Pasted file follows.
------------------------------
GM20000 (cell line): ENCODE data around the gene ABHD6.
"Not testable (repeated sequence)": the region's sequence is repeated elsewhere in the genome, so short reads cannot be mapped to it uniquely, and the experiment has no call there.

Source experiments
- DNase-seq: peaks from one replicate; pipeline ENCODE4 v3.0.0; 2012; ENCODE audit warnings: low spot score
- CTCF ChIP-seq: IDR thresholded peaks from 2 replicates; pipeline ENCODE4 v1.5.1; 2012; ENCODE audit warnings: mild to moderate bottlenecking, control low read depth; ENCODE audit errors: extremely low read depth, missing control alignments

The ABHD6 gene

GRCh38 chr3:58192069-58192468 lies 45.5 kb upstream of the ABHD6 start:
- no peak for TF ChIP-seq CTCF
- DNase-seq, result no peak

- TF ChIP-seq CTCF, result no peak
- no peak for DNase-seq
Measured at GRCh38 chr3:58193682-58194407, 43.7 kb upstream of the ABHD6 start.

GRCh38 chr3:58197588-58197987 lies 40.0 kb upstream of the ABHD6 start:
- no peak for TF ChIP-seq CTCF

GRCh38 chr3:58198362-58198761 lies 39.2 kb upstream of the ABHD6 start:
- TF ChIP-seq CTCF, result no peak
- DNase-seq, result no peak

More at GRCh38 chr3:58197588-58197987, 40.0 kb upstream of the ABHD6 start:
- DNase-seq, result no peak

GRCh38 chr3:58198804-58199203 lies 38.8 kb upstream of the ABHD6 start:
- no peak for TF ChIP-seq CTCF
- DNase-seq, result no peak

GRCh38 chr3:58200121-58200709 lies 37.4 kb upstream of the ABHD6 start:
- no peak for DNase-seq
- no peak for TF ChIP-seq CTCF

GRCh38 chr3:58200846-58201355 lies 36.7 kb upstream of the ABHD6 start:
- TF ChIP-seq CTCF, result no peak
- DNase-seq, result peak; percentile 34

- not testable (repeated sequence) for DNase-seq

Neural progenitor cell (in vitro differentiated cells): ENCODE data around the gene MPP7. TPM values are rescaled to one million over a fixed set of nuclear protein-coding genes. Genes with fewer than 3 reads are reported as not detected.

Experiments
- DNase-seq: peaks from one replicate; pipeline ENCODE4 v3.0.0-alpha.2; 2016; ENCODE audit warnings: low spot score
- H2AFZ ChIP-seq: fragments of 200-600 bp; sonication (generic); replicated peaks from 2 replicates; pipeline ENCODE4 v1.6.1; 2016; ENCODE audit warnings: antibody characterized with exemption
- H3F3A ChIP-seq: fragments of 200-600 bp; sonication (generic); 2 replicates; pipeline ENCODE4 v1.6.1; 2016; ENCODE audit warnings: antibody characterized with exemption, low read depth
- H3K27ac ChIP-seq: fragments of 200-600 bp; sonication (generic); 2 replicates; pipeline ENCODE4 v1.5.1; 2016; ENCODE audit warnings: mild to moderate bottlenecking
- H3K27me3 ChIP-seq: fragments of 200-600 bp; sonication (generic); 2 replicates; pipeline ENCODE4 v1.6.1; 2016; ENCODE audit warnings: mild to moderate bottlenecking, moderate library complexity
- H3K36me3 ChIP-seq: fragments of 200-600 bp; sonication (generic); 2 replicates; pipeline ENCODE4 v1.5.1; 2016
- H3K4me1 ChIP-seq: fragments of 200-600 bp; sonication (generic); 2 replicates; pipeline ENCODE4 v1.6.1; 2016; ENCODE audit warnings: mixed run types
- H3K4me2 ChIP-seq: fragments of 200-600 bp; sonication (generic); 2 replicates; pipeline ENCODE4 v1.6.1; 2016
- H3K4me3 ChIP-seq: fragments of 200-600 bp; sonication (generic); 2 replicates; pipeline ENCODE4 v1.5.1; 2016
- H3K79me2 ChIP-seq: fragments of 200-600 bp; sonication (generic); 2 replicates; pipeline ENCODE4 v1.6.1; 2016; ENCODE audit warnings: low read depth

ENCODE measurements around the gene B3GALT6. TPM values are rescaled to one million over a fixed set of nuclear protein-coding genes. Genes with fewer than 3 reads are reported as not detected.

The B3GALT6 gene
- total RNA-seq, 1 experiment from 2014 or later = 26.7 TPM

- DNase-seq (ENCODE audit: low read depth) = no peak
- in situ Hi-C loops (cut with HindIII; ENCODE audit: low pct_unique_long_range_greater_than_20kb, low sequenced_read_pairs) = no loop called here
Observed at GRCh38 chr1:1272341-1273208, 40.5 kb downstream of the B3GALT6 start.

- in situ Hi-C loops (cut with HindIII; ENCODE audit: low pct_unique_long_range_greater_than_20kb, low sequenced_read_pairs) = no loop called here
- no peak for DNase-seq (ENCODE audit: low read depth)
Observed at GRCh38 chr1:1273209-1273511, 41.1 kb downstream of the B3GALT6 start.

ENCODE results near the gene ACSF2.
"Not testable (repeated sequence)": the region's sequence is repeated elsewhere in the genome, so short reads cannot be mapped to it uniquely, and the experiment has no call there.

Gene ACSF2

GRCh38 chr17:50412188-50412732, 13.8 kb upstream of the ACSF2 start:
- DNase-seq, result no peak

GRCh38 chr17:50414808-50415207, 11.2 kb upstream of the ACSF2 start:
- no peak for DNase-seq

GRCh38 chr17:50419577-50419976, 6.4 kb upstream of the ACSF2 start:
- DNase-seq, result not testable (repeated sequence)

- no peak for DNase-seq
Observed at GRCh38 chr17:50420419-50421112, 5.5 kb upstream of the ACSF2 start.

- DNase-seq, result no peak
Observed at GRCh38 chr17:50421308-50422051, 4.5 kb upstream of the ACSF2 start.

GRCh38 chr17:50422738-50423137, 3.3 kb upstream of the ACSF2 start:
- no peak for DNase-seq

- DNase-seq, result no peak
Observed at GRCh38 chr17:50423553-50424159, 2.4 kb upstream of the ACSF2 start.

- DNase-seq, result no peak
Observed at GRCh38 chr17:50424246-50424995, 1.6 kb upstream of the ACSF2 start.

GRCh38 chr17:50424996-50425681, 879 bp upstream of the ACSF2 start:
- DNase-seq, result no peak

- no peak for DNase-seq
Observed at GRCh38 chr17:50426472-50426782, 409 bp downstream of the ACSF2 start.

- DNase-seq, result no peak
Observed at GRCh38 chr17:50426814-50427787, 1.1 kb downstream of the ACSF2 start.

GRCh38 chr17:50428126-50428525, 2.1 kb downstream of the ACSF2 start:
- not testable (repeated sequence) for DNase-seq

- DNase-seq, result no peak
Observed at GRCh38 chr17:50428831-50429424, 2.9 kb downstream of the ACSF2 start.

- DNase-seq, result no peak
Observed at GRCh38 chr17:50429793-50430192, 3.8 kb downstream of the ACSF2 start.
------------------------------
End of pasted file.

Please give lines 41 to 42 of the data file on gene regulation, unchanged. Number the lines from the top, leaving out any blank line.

- H3K79me2 ChIP-seq: fragments of 200-600 bp; sonication (generic); 2 replicates; pipeline ENCODE4 v1.6.1; 2016; ENCODE audit warnings: low read depth

ENCODE measurements around the gene B3GALT6. TPM values are rescaled to one million over a fixed set of nuclear protein-coding genes. Genes with fewer than 3 reads are reported as not detected.